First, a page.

January 9, 2003
Members will discuss recent oil spills, calls by some in the international community to accelerate the deadline to phase-out single hull tankers that carry oil in bulk, and the possible impact of such action on commerce.
Ms. Elaine Davies
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Rear Admiral Paul J. Pluta
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Mr. Timothy R. E. Keeney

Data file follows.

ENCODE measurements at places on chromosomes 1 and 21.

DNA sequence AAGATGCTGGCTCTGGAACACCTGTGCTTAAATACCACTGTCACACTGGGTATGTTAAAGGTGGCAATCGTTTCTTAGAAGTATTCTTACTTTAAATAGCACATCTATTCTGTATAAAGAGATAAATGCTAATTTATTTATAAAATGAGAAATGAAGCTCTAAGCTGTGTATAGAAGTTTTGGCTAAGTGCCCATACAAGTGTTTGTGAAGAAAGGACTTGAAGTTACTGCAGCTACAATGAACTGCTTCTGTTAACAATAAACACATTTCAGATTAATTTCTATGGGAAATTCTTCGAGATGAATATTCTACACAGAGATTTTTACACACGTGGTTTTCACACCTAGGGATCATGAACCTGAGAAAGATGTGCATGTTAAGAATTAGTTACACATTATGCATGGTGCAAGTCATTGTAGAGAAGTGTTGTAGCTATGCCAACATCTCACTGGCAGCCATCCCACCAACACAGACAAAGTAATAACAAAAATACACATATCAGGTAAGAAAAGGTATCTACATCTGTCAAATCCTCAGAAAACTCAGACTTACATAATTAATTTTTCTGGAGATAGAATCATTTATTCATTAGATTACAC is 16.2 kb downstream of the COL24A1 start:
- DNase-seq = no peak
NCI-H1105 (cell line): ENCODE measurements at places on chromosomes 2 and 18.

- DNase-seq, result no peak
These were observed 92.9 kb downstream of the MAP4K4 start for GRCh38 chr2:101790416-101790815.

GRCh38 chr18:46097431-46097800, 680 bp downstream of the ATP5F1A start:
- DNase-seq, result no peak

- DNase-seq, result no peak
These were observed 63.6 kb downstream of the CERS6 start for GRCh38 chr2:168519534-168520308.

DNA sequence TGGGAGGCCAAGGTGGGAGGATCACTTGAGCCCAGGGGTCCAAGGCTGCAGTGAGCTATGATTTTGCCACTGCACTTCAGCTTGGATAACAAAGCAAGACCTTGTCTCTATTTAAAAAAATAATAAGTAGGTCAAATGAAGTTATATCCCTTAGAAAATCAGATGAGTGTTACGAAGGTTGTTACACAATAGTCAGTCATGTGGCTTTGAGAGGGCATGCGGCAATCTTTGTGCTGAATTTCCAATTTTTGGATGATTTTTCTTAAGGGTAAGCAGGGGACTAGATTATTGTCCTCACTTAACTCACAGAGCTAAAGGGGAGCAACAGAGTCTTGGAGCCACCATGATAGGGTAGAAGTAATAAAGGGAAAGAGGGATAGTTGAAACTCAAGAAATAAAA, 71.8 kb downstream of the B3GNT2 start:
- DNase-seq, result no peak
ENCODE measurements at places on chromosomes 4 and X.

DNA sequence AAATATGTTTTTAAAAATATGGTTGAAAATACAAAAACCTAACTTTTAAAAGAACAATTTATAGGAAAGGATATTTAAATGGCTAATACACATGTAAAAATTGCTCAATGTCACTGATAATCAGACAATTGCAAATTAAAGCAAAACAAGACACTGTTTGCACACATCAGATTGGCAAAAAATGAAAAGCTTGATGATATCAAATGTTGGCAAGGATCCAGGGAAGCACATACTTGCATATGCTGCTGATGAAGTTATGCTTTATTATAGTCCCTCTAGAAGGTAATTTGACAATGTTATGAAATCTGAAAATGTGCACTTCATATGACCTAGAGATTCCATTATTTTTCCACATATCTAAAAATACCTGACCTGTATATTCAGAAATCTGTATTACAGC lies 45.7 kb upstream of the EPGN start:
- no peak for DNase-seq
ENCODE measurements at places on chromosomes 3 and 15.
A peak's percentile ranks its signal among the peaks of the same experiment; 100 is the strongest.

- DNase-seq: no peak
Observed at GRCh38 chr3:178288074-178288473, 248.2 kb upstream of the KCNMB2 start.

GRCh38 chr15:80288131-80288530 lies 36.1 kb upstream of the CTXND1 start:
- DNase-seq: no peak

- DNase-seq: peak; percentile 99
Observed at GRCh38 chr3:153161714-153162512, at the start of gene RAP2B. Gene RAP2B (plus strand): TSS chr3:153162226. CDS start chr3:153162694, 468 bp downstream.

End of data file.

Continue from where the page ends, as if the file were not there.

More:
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Witness Panel 2
Mr. Thomas A. Allegretti
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Mr. Tom Godfrey
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Mr. Dragos Rauta